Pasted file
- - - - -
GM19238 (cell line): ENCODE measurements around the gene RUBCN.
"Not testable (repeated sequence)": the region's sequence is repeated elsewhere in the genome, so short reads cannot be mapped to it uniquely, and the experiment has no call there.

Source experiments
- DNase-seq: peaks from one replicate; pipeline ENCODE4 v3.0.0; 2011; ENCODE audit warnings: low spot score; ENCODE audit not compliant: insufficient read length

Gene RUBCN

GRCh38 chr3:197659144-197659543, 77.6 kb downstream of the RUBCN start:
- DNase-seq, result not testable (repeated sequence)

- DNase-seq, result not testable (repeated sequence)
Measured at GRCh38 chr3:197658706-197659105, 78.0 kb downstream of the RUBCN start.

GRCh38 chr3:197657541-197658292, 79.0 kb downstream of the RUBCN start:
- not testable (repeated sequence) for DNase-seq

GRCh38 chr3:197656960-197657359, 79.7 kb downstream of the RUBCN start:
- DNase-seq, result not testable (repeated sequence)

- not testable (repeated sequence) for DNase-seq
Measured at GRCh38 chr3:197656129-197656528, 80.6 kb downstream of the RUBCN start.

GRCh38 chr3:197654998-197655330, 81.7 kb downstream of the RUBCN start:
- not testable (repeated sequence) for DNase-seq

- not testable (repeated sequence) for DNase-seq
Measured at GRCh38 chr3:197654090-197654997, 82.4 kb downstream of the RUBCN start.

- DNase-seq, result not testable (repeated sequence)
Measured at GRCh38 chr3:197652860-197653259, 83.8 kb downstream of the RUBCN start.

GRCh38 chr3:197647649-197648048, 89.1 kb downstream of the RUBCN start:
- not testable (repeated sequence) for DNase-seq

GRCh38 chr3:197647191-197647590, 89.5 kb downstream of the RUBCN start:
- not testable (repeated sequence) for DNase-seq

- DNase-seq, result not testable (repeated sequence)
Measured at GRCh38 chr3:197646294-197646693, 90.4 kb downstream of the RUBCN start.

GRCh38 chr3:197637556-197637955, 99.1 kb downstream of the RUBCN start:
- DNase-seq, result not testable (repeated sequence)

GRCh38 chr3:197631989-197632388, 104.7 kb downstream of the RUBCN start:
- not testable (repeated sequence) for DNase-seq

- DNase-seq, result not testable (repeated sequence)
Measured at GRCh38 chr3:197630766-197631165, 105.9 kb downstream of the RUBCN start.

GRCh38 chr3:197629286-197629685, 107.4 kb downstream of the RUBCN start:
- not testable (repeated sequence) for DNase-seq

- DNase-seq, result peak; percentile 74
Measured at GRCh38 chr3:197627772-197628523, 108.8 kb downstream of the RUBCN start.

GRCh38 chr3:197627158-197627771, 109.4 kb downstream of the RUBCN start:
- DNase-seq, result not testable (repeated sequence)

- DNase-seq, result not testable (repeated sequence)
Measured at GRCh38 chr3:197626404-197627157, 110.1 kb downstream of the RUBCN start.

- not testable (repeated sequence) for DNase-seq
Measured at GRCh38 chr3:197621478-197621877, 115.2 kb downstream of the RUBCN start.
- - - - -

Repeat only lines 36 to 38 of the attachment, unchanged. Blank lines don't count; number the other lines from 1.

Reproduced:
- DNase-seq, result peak; percentile 74
Measured at GRCh38 chr3:197627772-197628523, 108.8 kb downstream of the RUBCN start.

GRCh38 chr3:197627158-197627771, 109.4 kb downstream of the RUBCN start: